Thursday, February 4, 2016

You Might Be a Southerner If...Part One

I am sure most of you are familiar with Jeff Foxworthy's You Might Be a Redneck if jokes. Of course many assume that all Southerners are Rednecks. However they would be wrong. A recent conversation with my aunt about funeral homes led me to write this post.

You might be a Southerner if...

1. You have your local funeral home website bookmarked on your computer. You need to know when to take a cake or casserole to the bereaved family. And heaven forbid if you miss a visitation. I was telling my Aunt Joyce that I had Peeples Funeral Home bookmarked on my computer so I could keep up with deaths in my home town. Well Aunt Joyce informed me that you can sign up for an email alert when a new obit is posted. Who knew? When I was a little girl and I sat down to my gravy and biscuits every morning, the radio was tuned to the Dalton radio station that aired the local funeral notices. It starts early here in the south, our preoccupation with death! It might explain all those famous Southern authors.

2. You love Gravy and Biscuits. ( See above) And those biscuits are not out of a can but lovingly made with White Lily flour by the hands of a good Southern Woman.

3.You think Bless your heart is the perfect come back when you do not know what to say. It can be sympathetic or smart alecky( another southernism). Take your pick.

4.Your first chore on moving into a new home is locating your Tornado Closet.  I am not joking, we really do look for our safe room! Now days many new homes have a reinforced storage room for the residents to run to for safety.  My aunt and two cousins had their house explode around them in the tornado outbreak of April 3, 1974. All three got out with minor injuries and for this we truly thanked God. One day while I was walking in my neighborhood, a neighbor who I met for the first time, showed me his tornado shelter in his garage. It is a Big Thing in tornado alley.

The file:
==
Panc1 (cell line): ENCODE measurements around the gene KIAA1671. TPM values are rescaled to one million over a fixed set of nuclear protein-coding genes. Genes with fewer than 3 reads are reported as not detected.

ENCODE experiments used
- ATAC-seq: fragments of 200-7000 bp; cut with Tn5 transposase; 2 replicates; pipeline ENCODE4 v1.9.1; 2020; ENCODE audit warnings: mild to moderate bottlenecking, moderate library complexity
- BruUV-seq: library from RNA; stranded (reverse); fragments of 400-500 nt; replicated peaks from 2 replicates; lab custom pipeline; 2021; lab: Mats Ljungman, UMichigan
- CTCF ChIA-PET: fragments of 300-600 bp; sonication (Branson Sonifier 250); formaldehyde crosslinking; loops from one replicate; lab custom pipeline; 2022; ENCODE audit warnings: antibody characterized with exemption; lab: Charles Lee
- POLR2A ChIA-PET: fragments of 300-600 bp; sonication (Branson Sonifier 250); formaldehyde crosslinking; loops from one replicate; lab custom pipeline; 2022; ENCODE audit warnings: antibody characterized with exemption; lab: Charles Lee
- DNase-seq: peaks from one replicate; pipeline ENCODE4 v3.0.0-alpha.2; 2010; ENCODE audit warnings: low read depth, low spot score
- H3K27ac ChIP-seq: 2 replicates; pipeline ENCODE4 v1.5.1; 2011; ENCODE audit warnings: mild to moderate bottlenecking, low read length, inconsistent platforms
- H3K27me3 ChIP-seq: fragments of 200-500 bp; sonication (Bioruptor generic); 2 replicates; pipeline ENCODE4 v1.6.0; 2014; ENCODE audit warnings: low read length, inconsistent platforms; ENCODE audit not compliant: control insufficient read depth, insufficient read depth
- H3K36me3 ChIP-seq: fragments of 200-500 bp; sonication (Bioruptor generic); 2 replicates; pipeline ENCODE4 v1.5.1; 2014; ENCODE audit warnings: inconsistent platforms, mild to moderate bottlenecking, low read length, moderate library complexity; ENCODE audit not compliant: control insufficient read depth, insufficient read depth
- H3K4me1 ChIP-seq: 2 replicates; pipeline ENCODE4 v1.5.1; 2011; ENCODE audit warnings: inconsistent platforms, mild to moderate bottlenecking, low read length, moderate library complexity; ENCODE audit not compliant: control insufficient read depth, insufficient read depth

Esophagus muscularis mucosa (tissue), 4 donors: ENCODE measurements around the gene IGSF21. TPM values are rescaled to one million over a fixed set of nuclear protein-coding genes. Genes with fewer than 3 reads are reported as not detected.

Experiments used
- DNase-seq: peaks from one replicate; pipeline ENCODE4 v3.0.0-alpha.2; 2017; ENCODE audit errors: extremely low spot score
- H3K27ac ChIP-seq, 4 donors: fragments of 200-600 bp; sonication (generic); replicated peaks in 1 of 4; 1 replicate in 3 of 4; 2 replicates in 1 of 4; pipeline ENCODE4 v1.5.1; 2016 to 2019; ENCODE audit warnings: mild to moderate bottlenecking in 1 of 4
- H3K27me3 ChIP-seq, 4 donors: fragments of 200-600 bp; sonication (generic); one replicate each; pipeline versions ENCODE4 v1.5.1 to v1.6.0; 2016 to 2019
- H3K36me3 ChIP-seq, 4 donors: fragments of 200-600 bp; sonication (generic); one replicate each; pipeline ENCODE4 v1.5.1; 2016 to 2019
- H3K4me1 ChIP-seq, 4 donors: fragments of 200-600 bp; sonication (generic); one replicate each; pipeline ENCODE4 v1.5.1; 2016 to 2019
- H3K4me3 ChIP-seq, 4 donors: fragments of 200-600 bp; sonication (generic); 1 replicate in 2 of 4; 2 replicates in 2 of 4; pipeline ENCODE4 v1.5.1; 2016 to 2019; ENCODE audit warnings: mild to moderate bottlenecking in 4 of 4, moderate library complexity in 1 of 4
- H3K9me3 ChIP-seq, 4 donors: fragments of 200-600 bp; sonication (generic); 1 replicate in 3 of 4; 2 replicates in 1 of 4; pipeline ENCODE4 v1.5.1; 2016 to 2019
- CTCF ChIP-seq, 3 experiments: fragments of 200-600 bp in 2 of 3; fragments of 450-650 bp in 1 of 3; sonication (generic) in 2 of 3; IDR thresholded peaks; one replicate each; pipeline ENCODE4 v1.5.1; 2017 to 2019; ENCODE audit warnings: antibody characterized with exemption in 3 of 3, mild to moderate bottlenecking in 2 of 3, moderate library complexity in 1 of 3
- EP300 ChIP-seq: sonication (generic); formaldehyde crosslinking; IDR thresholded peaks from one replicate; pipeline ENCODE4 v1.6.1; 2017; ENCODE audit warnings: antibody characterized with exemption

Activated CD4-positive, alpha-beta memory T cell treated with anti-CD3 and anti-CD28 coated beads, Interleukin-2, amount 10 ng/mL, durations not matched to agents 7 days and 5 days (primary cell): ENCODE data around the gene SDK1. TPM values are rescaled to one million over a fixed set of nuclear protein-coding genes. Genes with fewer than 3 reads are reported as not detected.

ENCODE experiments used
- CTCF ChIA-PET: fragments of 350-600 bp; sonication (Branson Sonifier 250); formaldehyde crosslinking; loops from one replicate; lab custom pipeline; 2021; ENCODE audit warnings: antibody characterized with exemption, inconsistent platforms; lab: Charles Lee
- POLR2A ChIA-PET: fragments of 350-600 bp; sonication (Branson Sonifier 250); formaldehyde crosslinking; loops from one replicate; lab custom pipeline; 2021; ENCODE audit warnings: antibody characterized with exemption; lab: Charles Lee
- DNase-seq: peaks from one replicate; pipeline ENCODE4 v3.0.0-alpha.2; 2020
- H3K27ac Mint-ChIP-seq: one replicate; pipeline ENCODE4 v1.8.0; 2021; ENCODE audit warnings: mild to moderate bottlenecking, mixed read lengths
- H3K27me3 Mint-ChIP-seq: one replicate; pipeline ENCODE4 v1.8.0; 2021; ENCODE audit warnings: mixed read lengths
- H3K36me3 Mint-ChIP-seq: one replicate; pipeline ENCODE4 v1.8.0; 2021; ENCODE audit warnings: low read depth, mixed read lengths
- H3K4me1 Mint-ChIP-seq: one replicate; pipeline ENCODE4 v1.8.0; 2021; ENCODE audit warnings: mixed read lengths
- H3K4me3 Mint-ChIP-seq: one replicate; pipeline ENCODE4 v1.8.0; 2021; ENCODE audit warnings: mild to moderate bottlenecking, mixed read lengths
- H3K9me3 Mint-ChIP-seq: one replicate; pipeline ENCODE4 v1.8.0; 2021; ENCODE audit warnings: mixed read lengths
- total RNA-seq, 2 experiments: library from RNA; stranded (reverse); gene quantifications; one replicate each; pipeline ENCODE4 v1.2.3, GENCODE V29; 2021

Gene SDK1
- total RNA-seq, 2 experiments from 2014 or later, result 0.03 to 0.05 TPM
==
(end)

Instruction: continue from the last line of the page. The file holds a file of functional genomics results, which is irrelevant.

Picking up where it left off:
5.You push a BUGGY at the grocery store, you MASH the elevator button and you are always FIXIN to do something.  Another favorite word of mine is DRECKLY....what in the world you are thinking?? Well when I was a little girl and I would ask my mother when we were going to do something, she would reply, "Dreckly"  I was practically an adult before I realized it was DIRECTLY. Another old Southern word that is dying out for lack of use these days. And maybe it is just an Appalachian word. You will hear many old English expressions in the hills of North Georgia, East Tennessee and Virginia.

I will post my last five Southernisms tomorrow.  I think it is very interesting how each section of our country has its own sayings and customs. When I lived in Louisville, Kentucky I always laughed when my Kentucky friends said Earn for Iron. As in, " I better go now, I've got to go home and Earn."  Of course now the funny thing about that saying is that you would think you need to Earn!!


Heather said...

Every once in a while Andrew will say something and I give him a confused look and he says that it must be a southern thing. His mom is from Texas and he spent his first 6-9 months of life there.

The odd thing is, when he is really tired he tends to get a bit of a southern accent. I can't explain it, but it happens!

Arlene Grimm said...

Heather, your husband got started out right!:) My husband's father is from Minnesota and his Mama was old Savannah Southern. As a result, my husband has very little accent at all. People always ask him where he is from! But his Southern i's give him away as a Southerner.

Terri D said...